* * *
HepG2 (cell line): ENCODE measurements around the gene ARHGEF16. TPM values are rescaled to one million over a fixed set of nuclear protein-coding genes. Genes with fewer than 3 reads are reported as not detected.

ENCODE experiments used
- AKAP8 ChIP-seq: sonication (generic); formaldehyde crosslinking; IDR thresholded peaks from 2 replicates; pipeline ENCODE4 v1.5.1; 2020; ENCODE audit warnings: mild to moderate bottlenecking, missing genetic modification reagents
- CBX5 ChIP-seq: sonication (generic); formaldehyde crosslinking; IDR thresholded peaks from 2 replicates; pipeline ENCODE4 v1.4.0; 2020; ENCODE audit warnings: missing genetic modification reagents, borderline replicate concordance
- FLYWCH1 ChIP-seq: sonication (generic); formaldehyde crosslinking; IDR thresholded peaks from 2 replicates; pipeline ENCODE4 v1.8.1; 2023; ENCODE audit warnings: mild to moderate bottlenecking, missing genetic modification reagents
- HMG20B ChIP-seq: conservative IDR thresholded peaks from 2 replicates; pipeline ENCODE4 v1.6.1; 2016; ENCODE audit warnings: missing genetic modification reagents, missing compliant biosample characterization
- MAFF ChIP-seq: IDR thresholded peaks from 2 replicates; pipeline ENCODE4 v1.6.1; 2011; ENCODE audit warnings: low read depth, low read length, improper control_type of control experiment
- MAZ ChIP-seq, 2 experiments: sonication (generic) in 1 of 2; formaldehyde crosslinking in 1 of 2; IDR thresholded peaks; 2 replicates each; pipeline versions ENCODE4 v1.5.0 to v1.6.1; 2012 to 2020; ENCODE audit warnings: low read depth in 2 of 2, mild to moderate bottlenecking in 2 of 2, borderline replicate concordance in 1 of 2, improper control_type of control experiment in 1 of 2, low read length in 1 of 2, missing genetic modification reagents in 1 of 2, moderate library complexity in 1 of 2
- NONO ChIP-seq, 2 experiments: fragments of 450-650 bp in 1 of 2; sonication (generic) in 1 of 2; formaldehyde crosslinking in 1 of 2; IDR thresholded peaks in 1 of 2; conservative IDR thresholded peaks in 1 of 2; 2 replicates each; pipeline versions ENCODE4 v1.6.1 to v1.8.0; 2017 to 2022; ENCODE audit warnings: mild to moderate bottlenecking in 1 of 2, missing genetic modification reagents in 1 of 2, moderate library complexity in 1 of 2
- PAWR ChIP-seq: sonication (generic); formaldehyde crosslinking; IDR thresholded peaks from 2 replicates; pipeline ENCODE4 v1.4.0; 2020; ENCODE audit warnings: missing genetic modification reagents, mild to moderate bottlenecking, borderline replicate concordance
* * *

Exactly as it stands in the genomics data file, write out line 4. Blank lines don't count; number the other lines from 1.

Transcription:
- CBX5 ChIP-seq: sonication (generic); formaldehyde crosslinking; IDR thresholded peaks from 2 replicates; pipeline ENCODE4 v1.4.0; 2020; ENCODE audit warnings: missing genetic modification reagents, borderline replicate concordance